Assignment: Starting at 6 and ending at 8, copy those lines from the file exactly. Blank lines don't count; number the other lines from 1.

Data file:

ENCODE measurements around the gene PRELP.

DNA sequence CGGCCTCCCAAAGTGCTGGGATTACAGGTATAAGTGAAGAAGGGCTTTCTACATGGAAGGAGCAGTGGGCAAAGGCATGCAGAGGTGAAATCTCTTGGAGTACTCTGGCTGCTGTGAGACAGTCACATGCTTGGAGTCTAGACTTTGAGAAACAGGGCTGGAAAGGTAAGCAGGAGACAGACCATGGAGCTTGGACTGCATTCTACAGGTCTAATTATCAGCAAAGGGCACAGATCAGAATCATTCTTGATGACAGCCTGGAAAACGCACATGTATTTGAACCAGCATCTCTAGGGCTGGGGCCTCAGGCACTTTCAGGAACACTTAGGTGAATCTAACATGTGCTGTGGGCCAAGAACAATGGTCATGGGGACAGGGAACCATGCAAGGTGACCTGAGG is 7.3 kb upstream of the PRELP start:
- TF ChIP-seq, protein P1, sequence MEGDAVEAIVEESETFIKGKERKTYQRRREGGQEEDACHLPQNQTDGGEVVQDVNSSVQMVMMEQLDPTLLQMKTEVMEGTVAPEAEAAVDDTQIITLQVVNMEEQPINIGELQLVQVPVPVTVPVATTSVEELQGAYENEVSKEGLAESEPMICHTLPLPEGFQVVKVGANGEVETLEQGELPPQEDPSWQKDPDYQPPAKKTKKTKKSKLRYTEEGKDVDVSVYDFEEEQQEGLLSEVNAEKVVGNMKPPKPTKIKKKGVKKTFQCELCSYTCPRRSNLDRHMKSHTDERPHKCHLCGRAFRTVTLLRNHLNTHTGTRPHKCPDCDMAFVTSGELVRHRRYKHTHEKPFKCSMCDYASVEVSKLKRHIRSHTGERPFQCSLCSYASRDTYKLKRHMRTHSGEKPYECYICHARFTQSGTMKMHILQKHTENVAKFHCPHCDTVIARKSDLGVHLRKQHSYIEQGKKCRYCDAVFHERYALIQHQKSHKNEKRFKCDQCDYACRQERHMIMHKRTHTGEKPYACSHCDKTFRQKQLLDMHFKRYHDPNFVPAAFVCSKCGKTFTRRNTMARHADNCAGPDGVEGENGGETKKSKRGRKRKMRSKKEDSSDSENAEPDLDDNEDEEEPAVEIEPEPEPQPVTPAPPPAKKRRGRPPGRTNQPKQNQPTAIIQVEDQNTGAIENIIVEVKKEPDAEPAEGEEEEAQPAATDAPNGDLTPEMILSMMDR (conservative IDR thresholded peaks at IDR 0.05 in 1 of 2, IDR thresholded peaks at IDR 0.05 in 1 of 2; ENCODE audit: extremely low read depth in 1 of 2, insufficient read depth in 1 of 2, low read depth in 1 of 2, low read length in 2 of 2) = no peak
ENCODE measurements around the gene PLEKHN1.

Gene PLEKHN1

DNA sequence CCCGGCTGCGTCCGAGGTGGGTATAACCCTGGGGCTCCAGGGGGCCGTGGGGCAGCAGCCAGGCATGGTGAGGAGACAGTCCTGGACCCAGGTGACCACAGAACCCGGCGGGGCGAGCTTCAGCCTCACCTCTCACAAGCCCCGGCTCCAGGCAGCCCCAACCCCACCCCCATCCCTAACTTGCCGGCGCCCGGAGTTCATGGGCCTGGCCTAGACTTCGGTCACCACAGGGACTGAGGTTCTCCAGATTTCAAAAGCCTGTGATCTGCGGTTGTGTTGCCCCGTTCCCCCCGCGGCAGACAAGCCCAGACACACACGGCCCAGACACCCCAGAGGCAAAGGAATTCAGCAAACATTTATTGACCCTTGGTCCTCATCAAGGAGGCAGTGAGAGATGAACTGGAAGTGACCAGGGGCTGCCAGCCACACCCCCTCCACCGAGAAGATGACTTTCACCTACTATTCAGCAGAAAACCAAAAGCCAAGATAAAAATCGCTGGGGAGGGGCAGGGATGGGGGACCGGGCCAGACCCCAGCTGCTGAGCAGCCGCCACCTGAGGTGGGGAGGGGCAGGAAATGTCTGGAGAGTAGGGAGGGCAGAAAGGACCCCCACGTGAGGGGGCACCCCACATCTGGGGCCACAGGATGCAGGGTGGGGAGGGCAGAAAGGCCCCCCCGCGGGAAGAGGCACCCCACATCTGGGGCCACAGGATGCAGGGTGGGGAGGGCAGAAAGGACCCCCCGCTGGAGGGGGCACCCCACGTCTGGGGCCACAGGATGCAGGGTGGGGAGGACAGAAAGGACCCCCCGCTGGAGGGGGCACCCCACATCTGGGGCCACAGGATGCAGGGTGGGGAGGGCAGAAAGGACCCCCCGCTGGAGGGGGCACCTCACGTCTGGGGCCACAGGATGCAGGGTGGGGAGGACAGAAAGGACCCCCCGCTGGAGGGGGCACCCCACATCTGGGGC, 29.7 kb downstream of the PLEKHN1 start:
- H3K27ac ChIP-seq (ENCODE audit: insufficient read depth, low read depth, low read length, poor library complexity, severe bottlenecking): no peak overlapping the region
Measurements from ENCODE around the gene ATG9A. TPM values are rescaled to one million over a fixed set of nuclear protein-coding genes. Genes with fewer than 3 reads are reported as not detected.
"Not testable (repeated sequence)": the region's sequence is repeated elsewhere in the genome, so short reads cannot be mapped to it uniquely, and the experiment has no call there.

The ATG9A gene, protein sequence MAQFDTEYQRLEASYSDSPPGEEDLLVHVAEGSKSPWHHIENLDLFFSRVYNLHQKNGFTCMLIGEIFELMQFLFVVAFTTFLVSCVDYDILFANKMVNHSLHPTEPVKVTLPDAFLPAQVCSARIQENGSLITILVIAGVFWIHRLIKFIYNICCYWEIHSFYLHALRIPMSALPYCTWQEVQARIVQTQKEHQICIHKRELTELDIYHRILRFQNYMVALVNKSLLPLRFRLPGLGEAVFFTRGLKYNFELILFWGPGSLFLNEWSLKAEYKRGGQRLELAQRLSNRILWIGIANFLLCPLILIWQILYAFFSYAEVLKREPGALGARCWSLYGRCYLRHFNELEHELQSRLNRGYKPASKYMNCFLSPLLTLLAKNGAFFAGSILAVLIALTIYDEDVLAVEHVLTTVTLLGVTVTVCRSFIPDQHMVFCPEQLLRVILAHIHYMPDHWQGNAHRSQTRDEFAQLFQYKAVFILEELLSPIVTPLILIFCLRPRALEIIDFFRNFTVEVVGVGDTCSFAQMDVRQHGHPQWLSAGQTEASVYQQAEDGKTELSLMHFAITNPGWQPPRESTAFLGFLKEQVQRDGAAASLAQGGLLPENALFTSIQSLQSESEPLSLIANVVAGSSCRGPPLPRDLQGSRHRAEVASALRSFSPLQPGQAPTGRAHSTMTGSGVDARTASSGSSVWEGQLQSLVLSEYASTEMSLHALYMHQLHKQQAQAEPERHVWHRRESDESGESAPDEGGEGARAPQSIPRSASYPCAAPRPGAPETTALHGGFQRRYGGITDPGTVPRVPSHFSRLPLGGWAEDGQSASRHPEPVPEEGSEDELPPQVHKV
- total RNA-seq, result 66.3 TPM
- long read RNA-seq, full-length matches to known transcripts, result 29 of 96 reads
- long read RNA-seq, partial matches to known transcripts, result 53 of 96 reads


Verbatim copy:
DNA sequence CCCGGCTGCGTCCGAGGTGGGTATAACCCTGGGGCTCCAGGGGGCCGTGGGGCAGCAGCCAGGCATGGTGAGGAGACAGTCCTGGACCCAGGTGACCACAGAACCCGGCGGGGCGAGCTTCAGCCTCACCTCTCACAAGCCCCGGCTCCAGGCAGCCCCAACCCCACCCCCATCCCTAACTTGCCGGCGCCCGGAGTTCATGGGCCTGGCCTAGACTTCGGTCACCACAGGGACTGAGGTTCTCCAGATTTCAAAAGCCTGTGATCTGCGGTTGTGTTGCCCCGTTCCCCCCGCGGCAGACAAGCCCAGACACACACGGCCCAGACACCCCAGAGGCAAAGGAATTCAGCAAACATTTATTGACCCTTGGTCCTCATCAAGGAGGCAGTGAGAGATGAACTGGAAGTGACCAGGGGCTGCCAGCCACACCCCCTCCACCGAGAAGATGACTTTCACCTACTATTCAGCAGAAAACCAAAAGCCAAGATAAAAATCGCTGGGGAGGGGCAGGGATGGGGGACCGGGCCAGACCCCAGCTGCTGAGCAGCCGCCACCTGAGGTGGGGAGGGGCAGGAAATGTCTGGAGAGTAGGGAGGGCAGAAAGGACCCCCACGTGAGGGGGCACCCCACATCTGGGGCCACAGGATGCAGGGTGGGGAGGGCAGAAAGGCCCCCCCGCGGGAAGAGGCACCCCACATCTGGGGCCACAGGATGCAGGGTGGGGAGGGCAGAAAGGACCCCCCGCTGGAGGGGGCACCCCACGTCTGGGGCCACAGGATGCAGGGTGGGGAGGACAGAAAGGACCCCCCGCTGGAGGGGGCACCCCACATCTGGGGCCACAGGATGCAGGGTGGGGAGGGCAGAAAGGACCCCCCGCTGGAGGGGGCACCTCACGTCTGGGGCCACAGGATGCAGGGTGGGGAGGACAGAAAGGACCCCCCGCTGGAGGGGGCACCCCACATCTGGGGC, 29.7 kb downstream of the PLEKHN1 start:
- H3K27ac ChIP-seq (ENCODE audit: insufficient read depth, low read depth, low read length, poor library complexity, severe bottlenecking): no peak overlapping the region
Measurements from ENCODE around the gene ATG9A. TPM values are rescaled to one million over a fixed set of nuclear protein-coding genes. Genes with fewer than 3 reads are reported as not detected.